He had no enduring interest in some of the main fields of theology such as church history or biblical studies, and he is strikingly silent on many key Christian dogmas. Moreover, he harbored a degree of animosity towards the university theologians and churchmen of his own day. Despite this, he has been a source of inspiration for numerous religious writers from different denominations and traditions. Another key figure of the mid-war years was the prolific Jesuit author Erich Przywara. These theologians come from and represent a variety of religious and political backgrounds: the spiritual world of Hasidism, Modern Orthodox Judaism of Mithnaggedic origin, and Modern Religious Zionism.

It is also developing — as was envisaged from the start — into an extremely large project of almost encyclopaedic proportions although the articles are for the most part full-length scholarly essays rather than brief encyclopaedia notices. The systematic organization of the work means that topics that have often been neglected in writing about Kierkegaard get their due Like other volumes in the series, this contains work of very high quality, thoroughly researched and clearly presented. Kierkegaard has been a provocative force in the English-speaking world since the early twentieth century, inspiring almost contradictory receptions.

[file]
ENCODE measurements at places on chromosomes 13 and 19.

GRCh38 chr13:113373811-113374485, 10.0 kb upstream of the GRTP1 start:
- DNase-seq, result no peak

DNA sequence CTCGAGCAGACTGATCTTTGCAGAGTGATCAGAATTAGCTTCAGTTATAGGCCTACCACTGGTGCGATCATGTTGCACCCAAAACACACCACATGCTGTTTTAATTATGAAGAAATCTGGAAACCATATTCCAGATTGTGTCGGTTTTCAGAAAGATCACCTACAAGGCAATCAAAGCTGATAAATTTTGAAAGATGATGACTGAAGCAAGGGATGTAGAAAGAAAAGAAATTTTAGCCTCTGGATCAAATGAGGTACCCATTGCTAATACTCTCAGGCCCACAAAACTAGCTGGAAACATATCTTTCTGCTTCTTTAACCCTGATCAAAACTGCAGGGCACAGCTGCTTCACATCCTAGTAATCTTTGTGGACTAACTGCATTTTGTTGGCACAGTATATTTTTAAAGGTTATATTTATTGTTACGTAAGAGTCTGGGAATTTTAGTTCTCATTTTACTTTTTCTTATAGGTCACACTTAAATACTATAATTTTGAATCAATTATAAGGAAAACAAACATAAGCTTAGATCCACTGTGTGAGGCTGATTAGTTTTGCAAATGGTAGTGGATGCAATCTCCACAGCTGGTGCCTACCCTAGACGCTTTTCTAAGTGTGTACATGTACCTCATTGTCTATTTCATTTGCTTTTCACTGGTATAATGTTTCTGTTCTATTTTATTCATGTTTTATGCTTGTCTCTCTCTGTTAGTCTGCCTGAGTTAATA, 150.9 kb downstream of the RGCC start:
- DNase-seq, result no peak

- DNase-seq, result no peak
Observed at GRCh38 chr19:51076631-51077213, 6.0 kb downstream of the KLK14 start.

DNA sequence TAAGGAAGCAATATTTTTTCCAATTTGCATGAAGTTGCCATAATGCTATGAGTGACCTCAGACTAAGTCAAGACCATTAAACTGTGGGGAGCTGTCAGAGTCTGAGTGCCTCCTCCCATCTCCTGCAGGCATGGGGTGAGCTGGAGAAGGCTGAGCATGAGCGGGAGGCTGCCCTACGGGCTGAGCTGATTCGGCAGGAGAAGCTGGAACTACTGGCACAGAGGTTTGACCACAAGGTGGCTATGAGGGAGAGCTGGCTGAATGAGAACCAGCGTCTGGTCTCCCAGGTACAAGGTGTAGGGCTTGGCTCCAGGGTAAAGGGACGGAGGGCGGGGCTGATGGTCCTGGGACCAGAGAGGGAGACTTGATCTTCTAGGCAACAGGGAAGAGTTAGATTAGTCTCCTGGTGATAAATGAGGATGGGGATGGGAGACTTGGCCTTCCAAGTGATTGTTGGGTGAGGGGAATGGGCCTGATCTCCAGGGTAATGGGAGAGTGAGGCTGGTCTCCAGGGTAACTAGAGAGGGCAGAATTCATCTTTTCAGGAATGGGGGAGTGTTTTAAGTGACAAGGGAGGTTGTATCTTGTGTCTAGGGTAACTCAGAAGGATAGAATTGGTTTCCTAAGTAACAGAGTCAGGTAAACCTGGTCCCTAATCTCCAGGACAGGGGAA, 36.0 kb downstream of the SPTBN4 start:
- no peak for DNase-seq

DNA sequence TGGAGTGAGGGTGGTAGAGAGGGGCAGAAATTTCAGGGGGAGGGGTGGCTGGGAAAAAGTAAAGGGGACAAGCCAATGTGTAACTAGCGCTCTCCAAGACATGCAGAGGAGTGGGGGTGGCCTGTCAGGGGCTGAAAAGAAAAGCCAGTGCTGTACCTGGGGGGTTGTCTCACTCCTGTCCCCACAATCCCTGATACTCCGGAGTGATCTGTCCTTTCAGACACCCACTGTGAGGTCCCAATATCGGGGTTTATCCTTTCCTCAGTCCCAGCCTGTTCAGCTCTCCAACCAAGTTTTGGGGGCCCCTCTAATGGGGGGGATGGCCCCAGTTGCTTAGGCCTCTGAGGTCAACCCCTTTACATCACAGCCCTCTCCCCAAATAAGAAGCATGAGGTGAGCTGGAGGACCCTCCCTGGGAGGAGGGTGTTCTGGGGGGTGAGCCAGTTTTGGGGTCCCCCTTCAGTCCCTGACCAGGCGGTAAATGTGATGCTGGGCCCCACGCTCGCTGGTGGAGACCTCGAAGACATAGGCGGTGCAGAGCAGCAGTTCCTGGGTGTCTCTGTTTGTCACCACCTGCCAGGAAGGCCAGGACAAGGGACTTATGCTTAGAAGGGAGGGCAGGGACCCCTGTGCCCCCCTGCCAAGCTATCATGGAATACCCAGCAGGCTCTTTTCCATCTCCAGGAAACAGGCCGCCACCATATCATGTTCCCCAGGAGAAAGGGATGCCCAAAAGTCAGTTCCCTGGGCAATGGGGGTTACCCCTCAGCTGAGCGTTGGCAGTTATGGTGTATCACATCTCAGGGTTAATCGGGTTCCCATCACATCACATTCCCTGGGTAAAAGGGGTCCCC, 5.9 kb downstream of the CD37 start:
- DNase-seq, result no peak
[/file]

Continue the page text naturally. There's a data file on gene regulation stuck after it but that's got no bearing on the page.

In Britain, before World War I the few literati who were familiar with his work tended to assimilate Kierkegaard to the heroic individualism of Ibsen and Nietzsche.

  • Love's Grateful Striving: A Commentary on Kierkegaard's Works of Love.
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In the United States knowledge of Kierkegaard was introduced by Scandinavian immigrants who brought with them a picture of the Dane as being much more sympathetic to traditional Christianity. The interpretation of Kierkegaard in Britain and America during the early and mid-twentieth century generally reflected the sensibilities of the particular theological interpreter. The Anglican theologians generally found Kierkegaard to be too one-sided in his critique of reason and culture, while theologians hailing from the Reformed tradition often saw him as an insightful harbinger of neo-orthodoxy.